A Winter’s Tale
I last visited Rovaniemi in 2015, to take part in the eponymous fatbike race and had a fantastic time. Not least because I got to ride in ideal fatbike conditions, something we can so rarely do in the UK.
This Christmas I revisited Rovaniemi but, as I would only be there a few days, I had to leave my trusty Surly Moonlander at home. Hmmm.
A quick online search revealed that fatbikes have really taken off in Rovaniemi over the last few years. So hiring a bike would be a viable option. Now we’re talking!
Now is the winter of our discontent…
If you’ve been following the Lapland weather patterns this year (as one does) you’ll have noticed the later than normal arrival of the usual snow and sub-zero temperatures.
The river that serves as the start, and first section of the race series, was frozen over but all over town, signs warned people to stay off the thin ice. As I only had limited time, and with all of the riding areas I know being off limits, I decided to enlist the help of some local experts.
Having seen some awful rental BSO fatbikes rolling around town, I decided to visit Roll Outdoors. Their website promised the latest Canyon and Cube fatbikes and a whole host of route options. This was more like it.
I hooked up with co-founder Johannes, to discuss important stuff such as the sort of terrain I wanted to ride, my riding ability and fitness level. Taking the prevailing conditions into account, he recommended a route around Ounasvarra, taking in the summit of Tottorakka. It had seen fresh snow and featured singletrack and technical sections….uh oh.
Next came the most difficult decision, which bike to choose! While the promise of a techie descent made the Cube Nutrail with Blutos tempting, I opted for a Canyon Dude. The NX Eagle 12 speed gears, and an all carbon frameset, made this a truly lightweight ride – at least from a fatbike perspective.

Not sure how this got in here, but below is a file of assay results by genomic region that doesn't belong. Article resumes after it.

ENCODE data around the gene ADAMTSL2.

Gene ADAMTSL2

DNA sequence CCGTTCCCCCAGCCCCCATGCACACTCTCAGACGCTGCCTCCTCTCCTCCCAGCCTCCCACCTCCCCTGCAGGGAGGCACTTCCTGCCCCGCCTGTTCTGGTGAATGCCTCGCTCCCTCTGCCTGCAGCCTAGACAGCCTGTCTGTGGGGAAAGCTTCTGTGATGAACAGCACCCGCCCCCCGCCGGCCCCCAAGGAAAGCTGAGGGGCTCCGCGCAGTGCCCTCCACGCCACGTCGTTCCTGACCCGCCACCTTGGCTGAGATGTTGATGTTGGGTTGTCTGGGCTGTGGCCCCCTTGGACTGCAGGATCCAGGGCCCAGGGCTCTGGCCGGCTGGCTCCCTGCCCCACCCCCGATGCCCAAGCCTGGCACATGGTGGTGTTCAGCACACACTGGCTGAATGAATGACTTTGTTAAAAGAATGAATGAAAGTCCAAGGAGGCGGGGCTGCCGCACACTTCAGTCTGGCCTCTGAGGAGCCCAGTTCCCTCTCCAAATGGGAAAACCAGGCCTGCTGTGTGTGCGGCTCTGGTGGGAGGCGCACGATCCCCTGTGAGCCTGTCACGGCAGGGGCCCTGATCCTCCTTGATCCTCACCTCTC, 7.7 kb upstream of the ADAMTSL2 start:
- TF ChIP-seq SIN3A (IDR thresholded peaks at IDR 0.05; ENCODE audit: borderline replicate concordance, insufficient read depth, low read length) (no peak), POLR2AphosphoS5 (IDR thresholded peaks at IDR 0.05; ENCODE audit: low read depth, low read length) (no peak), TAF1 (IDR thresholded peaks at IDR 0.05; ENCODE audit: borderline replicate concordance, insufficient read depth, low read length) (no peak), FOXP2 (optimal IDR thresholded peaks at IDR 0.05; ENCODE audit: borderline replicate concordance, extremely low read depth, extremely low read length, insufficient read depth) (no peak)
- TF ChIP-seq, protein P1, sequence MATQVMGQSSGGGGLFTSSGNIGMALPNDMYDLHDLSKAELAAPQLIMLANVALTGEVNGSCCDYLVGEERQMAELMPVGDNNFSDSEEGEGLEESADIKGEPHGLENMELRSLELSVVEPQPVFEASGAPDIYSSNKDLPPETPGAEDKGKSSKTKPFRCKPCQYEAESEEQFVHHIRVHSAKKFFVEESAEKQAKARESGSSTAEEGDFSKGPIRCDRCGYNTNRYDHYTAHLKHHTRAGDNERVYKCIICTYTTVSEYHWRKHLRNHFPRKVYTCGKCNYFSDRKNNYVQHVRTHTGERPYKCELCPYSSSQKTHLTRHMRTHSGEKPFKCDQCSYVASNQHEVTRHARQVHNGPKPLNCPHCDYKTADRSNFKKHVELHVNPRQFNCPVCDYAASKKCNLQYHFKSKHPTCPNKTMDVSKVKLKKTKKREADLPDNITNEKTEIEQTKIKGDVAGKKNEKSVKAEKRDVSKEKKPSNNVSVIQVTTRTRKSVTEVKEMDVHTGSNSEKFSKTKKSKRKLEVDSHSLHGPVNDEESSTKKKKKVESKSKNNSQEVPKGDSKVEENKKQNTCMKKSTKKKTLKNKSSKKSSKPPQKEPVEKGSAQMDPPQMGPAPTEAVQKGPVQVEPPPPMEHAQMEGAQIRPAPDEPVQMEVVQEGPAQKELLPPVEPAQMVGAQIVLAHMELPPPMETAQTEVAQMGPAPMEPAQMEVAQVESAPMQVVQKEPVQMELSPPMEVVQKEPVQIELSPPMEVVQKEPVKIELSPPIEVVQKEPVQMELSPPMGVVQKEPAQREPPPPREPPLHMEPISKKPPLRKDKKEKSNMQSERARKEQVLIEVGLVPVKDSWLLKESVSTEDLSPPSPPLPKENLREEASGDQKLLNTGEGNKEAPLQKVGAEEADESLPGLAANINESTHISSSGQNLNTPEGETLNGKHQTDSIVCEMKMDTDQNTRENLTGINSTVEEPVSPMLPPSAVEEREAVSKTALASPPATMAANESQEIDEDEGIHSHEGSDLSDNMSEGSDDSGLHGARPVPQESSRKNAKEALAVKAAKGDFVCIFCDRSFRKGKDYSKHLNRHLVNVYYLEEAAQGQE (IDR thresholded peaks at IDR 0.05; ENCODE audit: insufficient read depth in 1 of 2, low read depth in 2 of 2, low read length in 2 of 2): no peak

As Johannes was nursing a nasty cold, his business partner and friend Heikki would be my guide.
Call of the Wild
Rovaniemi is right on the edge of the wilderness so we could ride to the forest from the Roll Outdoors bike garage. After crossing the iconic Lumberjack’s Candle Bridge (Jätkänkynttilä), within minutes we had reached the trailhead and were riding through fresh snow.
Unlike UK slush, the snow is dry and powdery and you can see all the individual flakes. Tyres might pick up a light dusting, but it doesn’t clump or stick.
Before long we reached a twisty section of single track through the trees. The Canyon seemed to wash out on every corner, as if the tyres were too hard. Heikki, a smooth and capable rider, let me catch up to see how I was getting on. After a while, it slowly dawned on me that in Finland, brakes are configured ‘Euro style’. Following this revelation, the Dude starts to hold its line on the bends. Now I’m not leaning on the front brake, things are much better.
A prolonged climb criss-crossed through dense woodland. All the tree branches are heaving with snow. We stop at a trail fork and Heikki draws my attention to a bird call. It can’t be far from us. The snow dampens all sound and the forest is deathly quiet so it had to be close.
Heikki goes on to say this is his home trail and 5km further, along an alternate path, we had reached his house! Jealous? Me?
The trails were practically empty. Apart from a couple of dog walkers, a cross country skier and a few nordic walkers ,we pretty much had the forest to ourselves.
We followed a swage of singletrack that contoured a steep slope before taking on a steep switchback. Then, popping out from the treeline, we reached the summit of Tottorakka. With the temperature comfortably below zero, we took advantage of the summit shelter to slurp down some hot lingonberry juice (what else?!) while Heikki pointed out the highlights of the scenery. Despite the cloud we could see for miles.